The Gabrieli Lab at MIT
The goal of our lab is to understand principles of brain organization that are consistent across individuals and those that vary across people due to age, personality, and other dimensions of individuality. Therefore, we examine brain-behavior relations across the life span, from children through the elderly. Our primary methods are brain imaging (functional and structural), and the experimental behavioral study of patients with brain injuries. The majority of our studies involve functional magnetic resonance imaging (fMRI), but we also employ other brain measures as needed to address scientific questions, including electroencephalography (EEG).
Much of our research occurs at the Martinos Imaging Center at the McGovern Institute at MIT, which is affiliated with the Athinoula A. Martinos Center for Biomedical Imaging. The Martinos centers are a collaboration among the Harvard-MIT Division of Health Sciences and Technology (HST), the McGovern Institute for Brain Research, Massachusetts General Hospital, and Harvard Medical School. Our affiliations with these outstanding research institutions promote the opportunity for cutting-edge basic cognitive neuroscience research and translation from basic science to clinical application.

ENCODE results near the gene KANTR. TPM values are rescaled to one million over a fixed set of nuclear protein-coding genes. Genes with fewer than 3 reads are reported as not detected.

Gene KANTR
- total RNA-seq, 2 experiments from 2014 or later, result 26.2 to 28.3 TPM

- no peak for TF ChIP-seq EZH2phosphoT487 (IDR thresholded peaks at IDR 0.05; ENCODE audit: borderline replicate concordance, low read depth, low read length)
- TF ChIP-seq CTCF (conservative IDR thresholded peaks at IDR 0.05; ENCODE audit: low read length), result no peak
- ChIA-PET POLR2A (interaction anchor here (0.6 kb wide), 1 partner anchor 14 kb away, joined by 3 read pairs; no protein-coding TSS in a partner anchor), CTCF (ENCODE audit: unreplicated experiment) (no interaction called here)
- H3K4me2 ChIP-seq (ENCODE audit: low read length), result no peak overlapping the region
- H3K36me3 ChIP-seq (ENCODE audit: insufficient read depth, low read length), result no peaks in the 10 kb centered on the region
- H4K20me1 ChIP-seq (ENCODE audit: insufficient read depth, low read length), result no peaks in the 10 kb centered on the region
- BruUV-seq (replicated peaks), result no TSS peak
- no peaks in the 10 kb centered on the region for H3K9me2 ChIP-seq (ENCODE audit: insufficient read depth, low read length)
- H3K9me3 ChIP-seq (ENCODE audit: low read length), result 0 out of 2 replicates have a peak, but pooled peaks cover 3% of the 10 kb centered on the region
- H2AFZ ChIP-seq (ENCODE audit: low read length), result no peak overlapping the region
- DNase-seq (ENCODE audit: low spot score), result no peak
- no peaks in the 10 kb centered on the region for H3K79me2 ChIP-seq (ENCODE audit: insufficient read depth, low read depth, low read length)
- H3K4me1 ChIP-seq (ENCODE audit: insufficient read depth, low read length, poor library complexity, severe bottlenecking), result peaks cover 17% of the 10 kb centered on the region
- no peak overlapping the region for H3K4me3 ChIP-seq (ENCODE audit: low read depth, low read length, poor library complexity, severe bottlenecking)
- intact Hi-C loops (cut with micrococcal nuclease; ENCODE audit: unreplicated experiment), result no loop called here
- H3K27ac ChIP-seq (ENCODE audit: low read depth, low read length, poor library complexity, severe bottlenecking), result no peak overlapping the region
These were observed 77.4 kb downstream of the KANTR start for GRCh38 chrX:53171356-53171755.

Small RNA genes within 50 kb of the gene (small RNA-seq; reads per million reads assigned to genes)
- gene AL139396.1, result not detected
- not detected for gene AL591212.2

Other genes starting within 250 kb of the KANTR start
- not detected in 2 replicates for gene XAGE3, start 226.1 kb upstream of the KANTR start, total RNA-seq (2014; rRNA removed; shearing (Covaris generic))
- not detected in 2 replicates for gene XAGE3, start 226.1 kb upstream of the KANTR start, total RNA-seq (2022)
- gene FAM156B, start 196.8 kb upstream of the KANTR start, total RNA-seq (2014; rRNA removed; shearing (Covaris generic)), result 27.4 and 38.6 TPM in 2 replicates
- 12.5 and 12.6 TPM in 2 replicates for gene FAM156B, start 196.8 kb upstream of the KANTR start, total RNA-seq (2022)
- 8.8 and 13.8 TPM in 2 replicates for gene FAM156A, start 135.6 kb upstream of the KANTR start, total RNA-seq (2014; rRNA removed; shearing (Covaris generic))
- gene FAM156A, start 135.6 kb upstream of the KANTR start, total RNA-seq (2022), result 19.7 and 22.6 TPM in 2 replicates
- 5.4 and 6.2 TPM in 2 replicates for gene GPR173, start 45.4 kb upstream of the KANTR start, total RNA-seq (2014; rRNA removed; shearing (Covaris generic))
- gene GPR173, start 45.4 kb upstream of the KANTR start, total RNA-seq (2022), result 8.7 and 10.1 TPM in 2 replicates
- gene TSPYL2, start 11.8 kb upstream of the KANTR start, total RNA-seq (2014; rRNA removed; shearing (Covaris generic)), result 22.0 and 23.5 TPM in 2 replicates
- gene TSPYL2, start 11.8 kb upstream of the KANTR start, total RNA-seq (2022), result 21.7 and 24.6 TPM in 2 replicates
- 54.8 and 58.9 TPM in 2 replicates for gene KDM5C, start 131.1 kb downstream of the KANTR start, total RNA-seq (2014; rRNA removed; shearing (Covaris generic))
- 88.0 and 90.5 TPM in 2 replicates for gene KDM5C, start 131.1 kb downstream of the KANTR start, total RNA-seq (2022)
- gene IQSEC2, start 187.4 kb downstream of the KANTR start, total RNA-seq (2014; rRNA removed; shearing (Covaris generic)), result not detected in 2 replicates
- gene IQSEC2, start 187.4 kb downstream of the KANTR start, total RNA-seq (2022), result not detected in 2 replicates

Predicting how patients respond to therapy
Anne Trafton, MIT News Office September 6,2012
Brain scans could help doctors choose treatments for people with social anxiety disorder.
A new study led by MIT neuroscientists has found that brain scans of patients with social anxiety disorder can help predict whether they will benefit from cognitive behavioral therapy.Read the article
Zeynep M Saygin, David E Osher, Kami Koldewyn, Gretchen Reynolds, John D E Gabrieli & Rebecca R Saxe 2011
Anatomical Connectivity Patterns predict face selectivity in the fusiform gyrus
For more than a decade, neuroscientists have known that many of the cells in a brain region called the fusiform gyrus specialize in recognizing faces. However, those cells don’t act alone: They need to communicate with several other parts of the brain. By tracing those connections, MIT neuroscientists have now shown that they can accurately predict which parts of the fusiform gyrus are face-selective.Face Recognition:Read the article
Recognizing voices depends on language abilityAnne Trafton, MIT News Office Jul 29,2011
Distinguishing between other people's voices may seem like a trivial task. However, if those people are speaking a language you don't understand, it becomes much harder. That's because you rely on individuals' differences in pronunciation to help identify them. If you don't understand the words they are saying, you don't pick up on those differences. Recognizing voices